- One billion people in the world are overweight
- “Persistent conditions” are the number one cause of death and disability
- 15 million people die prematurely (between the ages of 30 and 69) every year due to chronic disease.
- The US spends $3.8 trillion on healthcare annually; 90% of those costs cover people with chronic mental and physical health conditions
- Fewer than 1 in 10 adults and adolescents get enough fruits and veggies
The World Health Organization (WHO) named chronic diseases as the number one threat to human health, citing just three critical risk factors: tobacco smoke, physical inactivity, and poor diet.
It’s probably no surprise that all of those factors can fuel the cycle of inflammation and lead to disease.
Beware of dietary shortcuts
So can’t we just take antioxidants to balance the free radicals?
Antioxidants became popular in the 1990s, when research first began to reveal that oxidative stress and inflammation were the culprit behind heart disease. Taking antioxidants seemed to be the perfect solution to counterbalance the free radicals produced by our modern diet.
In reality, a supplement pill cannot close the nutritional gaps our diets leave behind. From antioxidants to vitamin C, there are a few reasons why supplements aren’t the answer.
- Most people don’t need them. They were primarily developed for people with conditions that prevent them from consuming or absorbing nutrients properly. In the United States, you’re more likely to be susceptible to over-nutrition or getting too much food for the body to handle. You don’t need 100% of the recommended daily allowance (RDA) of vitamins and nutrients every single day. The body has adapted to tolerate huge fluctuations in nutrients; some nutrients can be stored for a month or more in your body.
- They can’t improve on nature. When creating a supplement for, say, fish oil, manufacturers would want to be careful to provide purified fish oil with no contaminants, fillers, or unknown variables. It’s the best way to ensure that someone who wants to add fish oil to their diet is getting just that, nothing else. However, this is exactly the opposite of the way that nature works. Most foods are combinations of hundreds of nutrients and many work better together than separately.
- They just don’t work. So far, studies have failed to show that supplements have any benefit for mortality. Moreover, there were some indications that supplements could be harmful in higher doses. Getting the same nutrients from food, however, did lower risk factors for disease and mortality.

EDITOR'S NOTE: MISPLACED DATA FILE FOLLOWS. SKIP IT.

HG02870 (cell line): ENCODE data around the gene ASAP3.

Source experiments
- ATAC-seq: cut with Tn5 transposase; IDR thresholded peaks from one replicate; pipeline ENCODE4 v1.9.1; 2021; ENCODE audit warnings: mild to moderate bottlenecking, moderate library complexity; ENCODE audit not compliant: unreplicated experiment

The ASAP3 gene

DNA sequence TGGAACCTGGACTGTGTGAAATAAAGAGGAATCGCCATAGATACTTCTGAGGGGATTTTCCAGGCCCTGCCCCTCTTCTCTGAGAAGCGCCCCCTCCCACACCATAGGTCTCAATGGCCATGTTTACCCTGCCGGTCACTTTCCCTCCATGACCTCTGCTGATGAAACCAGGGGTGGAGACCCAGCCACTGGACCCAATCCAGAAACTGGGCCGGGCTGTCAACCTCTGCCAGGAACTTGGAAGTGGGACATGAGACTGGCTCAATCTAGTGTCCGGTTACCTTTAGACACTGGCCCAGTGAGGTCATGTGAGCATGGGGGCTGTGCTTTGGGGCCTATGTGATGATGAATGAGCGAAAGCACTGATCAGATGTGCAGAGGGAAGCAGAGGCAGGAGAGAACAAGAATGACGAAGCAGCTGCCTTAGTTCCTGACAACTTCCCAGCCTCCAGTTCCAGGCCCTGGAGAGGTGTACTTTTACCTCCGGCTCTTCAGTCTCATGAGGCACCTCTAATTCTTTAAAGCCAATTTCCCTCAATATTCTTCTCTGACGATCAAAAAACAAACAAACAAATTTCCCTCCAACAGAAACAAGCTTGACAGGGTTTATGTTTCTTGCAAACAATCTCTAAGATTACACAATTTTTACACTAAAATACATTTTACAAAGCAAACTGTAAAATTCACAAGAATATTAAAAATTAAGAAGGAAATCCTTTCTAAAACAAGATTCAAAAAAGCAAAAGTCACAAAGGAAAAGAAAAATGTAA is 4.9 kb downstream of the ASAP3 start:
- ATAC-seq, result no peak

Scientists can’t yet explain the exact reasons that supplementation falls inferior to food, but the studies show it nonetheless.
The MIND Diet
There are lots of anti-inflammatory diets out there, but if you want to focus on your cognitive health, check out the MIND diet.
The MIND diet, which stands for Mediterranean-DASH Intervention for Neurodegenerative Delay, combines two popular and scientifically proven diets (the Mediterranean and DASH diets, as the name implies) and was specifically developed to optimize the anti-inflammatory effects on the brain.
This diet has a lot of science behind it; modified from two plant-based diets that already have strong research behind them, it’s designed around foods that have proven to have cognitive benefits. Research on the MIND diet itself showed that it works, including 53% decrease in Alzheimer’s risk in older adults when they adhered to the diet.
It’s important to remember that sticking to a particular diet 100% isn’t the goal, and it’s not necessary to get benefits. Studies show it need not be all or nothing–those who followed the diet “moderately well” saw a 35% decrease in Alzheimer’s risk.
The MIND diet has numerous advantages, including its simplicity: it prescribes just 10 foods to eat, including dark leafy greens and other veggies, berries, nuts, olive oil, poultry and fish, and 5 foods to eat less of–including cheese, butter, fried food, red meat, and sweets.
The bottom line
It’s important to remember that any change in the right direction can impact your health. If all you did was find a way to eat a single, big handful of leafy green vegetables every day, you’d be getting a wealth of fiber, antioxidants, vitamins and minerals, and working to slow down the inflammation process that can lead to chronic disease.